What does a Personal Care Aide do?
|Citation||Retrieved in 2017 from BLS.org|
A personal care aide assists clients with handicaps, mental impairments, or other physical limitations to manage every day tasks. Many personal care aides assist the elderly and provide caring companionship to them.
Personal care aides assist clients who have cognitive impairments with everyday tasks and self-care in their homes, care facilities, or group homes. They may plan and prepare meals, do light housekeeping, and help with organizing their schedules while arranging transportation to and from the doctors or store. A personal care aide works in small group homes, client’s homes, or in larger care communities. Most aides work full time while some may only work part time.
How to Become a Personal Care Aide
Usually, formal education is not required. However, employers may prefer personal care aides to have a high school diploma or the equivalent. They are typically trained on-the-job by registered nurses, their direct employer, or another personal care aide. Some states want a formal education through a community college or a vocational school.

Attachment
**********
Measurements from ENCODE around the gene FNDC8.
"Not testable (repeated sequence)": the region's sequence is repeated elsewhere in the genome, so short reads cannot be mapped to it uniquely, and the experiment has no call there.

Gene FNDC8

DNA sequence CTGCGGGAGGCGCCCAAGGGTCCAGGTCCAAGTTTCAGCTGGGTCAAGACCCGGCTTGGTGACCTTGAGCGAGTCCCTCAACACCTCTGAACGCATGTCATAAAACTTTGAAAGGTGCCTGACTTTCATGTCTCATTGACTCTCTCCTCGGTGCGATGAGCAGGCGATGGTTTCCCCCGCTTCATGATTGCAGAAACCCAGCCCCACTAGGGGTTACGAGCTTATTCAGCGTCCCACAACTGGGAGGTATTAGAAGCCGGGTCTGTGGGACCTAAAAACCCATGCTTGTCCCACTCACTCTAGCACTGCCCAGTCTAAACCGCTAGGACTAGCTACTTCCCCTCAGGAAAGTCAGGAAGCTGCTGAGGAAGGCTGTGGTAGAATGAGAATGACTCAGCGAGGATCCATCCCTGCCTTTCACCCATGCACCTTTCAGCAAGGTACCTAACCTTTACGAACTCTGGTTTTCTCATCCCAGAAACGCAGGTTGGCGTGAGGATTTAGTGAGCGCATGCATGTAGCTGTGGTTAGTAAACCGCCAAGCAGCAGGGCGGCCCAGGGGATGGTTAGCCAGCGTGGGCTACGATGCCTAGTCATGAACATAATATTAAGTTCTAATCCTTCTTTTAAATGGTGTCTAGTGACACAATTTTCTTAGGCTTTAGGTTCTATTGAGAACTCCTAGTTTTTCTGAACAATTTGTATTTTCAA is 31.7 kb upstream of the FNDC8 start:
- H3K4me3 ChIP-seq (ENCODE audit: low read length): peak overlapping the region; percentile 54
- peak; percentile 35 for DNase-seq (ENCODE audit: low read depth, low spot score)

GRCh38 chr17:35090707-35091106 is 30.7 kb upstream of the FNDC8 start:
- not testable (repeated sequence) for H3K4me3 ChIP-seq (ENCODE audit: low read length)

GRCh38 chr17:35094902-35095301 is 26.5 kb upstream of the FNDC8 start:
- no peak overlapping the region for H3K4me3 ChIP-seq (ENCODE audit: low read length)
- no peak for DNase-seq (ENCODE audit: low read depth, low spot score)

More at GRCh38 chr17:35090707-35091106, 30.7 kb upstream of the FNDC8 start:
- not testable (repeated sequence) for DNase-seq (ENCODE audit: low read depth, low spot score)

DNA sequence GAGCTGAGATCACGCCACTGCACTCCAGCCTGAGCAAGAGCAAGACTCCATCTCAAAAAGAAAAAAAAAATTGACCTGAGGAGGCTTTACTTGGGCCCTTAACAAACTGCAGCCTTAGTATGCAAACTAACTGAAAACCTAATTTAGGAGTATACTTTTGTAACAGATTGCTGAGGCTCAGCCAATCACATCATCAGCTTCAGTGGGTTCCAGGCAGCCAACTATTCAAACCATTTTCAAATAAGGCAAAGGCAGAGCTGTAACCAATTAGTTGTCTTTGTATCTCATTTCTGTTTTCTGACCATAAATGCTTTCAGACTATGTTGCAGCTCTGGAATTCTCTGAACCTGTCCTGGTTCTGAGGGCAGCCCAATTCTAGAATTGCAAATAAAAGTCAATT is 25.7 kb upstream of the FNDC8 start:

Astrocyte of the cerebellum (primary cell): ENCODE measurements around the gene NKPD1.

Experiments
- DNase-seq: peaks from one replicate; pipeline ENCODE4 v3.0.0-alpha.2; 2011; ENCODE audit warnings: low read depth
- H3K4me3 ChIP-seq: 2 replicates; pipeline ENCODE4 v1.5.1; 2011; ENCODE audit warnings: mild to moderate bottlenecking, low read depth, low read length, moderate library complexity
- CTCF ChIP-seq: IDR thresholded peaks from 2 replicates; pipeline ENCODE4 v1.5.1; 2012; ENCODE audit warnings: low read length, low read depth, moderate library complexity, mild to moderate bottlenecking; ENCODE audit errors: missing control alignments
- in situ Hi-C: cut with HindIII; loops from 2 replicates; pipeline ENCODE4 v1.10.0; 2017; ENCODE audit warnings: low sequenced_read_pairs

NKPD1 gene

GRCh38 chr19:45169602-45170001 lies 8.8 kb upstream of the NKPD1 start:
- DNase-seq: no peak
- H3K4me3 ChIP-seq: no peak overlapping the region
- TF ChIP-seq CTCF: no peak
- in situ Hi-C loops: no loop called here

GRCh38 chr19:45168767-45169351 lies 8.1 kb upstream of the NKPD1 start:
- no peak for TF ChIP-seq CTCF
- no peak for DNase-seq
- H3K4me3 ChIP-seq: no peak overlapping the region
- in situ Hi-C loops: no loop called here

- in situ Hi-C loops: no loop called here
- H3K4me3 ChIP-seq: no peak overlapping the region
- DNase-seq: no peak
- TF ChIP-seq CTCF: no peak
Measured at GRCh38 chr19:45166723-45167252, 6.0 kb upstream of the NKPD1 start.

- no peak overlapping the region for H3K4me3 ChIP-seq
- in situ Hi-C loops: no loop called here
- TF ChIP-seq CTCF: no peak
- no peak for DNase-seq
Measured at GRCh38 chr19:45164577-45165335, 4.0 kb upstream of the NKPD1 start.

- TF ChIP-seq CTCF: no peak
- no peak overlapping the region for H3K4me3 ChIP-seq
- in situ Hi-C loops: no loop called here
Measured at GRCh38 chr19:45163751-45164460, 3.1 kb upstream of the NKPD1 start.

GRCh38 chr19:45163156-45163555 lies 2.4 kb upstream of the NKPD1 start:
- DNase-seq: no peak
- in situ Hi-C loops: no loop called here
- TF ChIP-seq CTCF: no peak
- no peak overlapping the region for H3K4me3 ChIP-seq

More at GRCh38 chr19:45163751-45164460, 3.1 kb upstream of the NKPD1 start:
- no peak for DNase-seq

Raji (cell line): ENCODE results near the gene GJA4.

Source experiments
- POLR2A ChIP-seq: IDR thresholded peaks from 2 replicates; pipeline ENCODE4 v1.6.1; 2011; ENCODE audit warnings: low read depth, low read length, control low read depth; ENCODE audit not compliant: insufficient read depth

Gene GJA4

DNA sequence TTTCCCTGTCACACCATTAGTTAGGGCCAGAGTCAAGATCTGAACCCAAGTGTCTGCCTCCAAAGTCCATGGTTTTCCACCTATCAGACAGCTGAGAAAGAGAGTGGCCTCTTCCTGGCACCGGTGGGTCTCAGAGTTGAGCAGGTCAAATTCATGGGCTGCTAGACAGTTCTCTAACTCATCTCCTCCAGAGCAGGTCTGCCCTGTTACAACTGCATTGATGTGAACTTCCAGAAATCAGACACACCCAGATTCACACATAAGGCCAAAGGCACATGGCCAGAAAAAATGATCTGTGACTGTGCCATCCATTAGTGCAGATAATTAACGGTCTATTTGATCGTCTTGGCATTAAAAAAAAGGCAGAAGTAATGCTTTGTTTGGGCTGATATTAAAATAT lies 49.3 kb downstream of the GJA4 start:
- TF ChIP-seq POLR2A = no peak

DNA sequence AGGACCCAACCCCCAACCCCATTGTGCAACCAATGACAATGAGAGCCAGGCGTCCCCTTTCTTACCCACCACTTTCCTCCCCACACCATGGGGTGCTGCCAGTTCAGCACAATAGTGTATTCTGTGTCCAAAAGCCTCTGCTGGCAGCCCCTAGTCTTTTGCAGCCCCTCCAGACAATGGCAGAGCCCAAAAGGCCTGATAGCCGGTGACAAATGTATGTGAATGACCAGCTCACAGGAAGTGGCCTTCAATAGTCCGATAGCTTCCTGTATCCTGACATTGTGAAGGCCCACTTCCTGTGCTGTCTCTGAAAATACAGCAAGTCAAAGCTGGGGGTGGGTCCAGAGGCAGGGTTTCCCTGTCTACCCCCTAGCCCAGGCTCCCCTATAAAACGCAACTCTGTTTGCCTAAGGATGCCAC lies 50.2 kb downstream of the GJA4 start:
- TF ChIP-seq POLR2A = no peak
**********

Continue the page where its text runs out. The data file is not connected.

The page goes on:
You are expected to be trained or certified in cardiopulmonary resuscitation (CPR) and first aid. Employers look for important qualities in a candidate as well such as integrity, compassion, interpersonal skills, and physical stamina.
Job Description of a Personal Care Aide
Personal care aides take clients for walks, talk with them, or engage them by playing games with them. They also help clients with hygiene-related tasks like brushing teeth, bathing, grooming, or going to the bathroom. They help them to get in and out of a wheelchair, climb the stairs, or get in and out of bed. They may also help plan and prepare meals for them and may need to help them eat and drink. It is also plausible that an aide will wash the dishes or do other light housekeeping work like changing bed linens or vacuuming.
Sometimes, clients may need help making appointments or getting to an appointment. A personal care aide would help to arrange that. They may also ensure their client has transportation to and from the store or their appointments. Additionally, he or she may need to help the client manage their money or pay their bills and shop for groceries or personal items.
Companionship is a large part of the duty of a personal care aide. A personal care aide does not provide any medical assistance, but is competent to alert the proper professional when a problem arrises. Most personal care aides work in the personal home of the client and some work in large care communities. He or she must be physically fit as this occupation is physically and mentally challenging.